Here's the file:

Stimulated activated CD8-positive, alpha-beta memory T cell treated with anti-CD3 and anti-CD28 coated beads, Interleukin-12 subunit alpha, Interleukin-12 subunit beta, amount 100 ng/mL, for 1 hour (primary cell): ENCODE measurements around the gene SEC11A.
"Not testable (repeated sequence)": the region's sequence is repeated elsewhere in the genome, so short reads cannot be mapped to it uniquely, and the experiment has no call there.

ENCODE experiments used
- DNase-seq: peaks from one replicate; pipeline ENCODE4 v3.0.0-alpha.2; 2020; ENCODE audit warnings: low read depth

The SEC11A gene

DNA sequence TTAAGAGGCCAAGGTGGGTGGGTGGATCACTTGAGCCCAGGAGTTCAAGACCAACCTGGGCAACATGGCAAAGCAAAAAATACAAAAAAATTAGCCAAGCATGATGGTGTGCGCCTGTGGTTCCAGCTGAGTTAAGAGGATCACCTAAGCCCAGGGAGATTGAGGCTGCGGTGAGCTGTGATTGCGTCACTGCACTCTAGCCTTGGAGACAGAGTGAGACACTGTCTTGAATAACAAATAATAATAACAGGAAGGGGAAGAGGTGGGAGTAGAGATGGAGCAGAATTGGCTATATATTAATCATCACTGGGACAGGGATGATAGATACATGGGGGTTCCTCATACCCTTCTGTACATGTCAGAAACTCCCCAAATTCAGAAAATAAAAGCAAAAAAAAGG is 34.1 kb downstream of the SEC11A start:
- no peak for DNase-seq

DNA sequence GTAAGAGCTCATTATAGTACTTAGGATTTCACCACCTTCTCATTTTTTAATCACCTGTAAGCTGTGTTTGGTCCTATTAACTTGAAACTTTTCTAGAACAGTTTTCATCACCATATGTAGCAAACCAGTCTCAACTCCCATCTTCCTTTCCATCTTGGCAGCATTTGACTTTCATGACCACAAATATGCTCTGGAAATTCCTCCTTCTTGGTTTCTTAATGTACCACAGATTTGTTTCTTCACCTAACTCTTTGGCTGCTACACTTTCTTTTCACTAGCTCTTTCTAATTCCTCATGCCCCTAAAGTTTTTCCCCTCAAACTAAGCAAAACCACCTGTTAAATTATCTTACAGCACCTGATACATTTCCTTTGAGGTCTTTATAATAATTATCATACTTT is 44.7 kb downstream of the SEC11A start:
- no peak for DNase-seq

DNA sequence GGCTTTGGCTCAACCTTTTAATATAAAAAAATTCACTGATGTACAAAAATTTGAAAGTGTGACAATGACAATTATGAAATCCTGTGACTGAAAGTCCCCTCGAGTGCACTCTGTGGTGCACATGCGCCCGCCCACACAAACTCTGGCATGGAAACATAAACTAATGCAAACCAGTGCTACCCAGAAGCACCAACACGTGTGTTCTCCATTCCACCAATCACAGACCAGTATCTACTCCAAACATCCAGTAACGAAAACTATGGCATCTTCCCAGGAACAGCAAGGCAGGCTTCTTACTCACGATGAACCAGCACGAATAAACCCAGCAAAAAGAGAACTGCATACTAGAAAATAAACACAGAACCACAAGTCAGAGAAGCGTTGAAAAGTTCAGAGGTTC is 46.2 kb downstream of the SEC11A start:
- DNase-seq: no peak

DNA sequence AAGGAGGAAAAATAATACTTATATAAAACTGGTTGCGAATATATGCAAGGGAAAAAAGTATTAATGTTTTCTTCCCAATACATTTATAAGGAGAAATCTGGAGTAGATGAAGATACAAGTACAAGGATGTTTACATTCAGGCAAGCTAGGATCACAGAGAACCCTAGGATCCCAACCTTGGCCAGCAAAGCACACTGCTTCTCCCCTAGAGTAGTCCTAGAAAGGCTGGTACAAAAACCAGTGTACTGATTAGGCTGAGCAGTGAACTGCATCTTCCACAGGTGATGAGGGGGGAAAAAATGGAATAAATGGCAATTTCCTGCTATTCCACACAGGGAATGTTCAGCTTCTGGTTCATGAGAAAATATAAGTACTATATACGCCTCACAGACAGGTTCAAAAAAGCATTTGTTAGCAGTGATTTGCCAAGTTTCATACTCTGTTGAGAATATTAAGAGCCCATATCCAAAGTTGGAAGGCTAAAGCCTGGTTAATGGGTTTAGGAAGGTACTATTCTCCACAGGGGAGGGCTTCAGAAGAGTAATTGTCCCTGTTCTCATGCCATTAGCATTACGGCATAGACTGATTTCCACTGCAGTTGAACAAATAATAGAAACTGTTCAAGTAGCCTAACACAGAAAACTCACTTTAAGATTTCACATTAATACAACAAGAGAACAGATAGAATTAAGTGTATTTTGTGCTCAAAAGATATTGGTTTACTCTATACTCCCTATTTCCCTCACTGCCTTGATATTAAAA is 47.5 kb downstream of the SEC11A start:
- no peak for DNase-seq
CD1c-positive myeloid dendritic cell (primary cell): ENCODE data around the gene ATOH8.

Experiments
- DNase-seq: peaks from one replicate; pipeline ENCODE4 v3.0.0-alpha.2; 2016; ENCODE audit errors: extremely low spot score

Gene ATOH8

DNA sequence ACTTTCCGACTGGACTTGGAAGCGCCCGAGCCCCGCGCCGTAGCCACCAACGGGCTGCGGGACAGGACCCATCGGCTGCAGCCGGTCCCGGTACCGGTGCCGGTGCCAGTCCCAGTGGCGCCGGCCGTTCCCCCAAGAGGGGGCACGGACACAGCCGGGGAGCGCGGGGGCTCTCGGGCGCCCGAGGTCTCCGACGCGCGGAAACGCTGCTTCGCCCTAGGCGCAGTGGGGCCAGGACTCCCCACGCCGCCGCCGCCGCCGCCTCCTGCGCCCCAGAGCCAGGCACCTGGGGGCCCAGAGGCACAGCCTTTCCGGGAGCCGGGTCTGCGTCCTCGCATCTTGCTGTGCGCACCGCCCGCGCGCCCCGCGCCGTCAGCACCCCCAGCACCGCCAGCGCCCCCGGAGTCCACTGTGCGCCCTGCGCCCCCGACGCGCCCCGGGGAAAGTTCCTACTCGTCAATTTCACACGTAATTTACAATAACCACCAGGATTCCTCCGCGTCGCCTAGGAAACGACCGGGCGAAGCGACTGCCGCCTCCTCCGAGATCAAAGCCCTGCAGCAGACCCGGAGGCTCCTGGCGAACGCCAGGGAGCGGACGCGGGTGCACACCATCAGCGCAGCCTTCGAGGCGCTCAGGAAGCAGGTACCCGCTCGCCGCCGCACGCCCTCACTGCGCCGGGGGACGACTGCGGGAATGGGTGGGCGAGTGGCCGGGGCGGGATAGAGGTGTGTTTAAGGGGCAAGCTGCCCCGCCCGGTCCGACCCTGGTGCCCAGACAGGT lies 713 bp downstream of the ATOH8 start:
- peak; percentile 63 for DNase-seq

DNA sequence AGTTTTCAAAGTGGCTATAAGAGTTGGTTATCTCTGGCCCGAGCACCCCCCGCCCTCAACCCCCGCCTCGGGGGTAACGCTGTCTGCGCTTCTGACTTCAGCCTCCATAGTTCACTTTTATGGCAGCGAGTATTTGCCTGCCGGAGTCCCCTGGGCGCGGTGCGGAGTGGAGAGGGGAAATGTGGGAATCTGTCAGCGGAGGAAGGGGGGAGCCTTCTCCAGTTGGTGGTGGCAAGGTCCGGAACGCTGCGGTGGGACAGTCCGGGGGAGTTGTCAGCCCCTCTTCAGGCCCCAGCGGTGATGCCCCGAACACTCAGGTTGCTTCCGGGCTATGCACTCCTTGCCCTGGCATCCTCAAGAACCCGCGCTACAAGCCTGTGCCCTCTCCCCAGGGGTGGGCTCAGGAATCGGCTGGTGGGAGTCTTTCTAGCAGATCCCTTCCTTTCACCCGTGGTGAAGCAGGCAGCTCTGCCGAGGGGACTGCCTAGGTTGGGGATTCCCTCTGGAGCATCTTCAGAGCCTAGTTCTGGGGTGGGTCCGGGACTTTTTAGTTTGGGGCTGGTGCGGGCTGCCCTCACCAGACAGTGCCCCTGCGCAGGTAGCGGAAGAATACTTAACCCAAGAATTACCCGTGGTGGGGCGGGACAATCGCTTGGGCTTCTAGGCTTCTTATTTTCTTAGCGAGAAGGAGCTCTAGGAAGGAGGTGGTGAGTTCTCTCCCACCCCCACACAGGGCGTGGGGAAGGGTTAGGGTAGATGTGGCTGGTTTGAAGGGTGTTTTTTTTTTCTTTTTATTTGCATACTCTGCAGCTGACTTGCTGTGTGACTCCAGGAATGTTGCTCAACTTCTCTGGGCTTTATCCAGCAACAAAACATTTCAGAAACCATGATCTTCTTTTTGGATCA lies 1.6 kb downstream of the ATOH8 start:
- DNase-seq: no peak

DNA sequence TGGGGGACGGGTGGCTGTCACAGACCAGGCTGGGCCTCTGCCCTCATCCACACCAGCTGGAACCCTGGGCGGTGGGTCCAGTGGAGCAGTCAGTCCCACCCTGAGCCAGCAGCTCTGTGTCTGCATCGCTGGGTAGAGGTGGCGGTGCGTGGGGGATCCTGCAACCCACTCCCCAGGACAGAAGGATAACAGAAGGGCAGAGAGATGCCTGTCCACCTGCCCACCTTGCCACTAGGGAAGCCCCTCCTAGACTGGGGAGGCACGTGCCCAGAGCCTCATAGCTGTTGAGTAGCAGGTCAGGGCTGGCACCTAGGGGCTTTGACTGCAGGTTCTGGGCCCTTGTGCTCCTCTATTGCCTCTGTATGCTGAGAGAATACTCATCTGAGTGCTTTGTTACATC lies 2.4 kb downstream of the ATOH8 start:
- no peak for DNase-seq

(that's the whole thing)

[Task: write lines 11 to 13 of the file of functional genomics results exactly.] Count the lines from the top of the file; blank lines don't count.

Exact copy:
- DNase-seq: no peak

DNA sequence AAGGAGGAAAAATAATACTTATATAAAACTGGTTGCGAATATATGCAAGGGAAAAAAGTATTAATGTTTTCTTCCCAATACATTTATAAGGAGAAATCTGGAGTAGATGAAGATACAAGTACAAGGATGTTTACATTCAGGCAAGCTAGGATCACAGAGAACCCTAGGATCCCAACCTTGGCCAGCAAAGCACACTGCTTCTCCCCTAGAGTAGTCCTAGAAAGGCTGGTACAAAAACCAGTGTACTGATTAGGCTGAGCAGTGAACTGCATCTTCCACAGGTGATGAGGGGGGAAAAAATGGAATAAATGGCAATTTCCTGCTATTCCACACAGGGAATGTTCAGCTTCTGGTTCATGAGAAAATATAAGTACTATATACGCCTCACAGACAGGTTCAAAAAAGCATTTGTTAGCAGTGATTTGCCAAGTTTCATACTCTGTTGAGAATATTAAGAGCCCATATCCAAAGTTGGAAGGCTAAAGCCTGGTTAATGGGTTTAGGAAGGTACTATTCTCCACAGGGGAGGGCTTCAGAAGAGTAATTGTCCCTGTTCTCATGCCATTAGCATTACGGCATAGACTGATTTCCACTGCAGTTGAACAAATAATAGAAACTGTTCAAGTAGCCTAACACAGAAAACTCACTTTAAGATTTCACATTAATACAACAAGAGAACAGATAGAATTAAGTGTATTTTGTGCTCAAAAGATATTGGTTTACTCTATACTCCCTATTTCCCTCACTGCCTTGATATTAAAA is 47.5 kb downstream of the SEC11A start:
- no peak for DNase-seq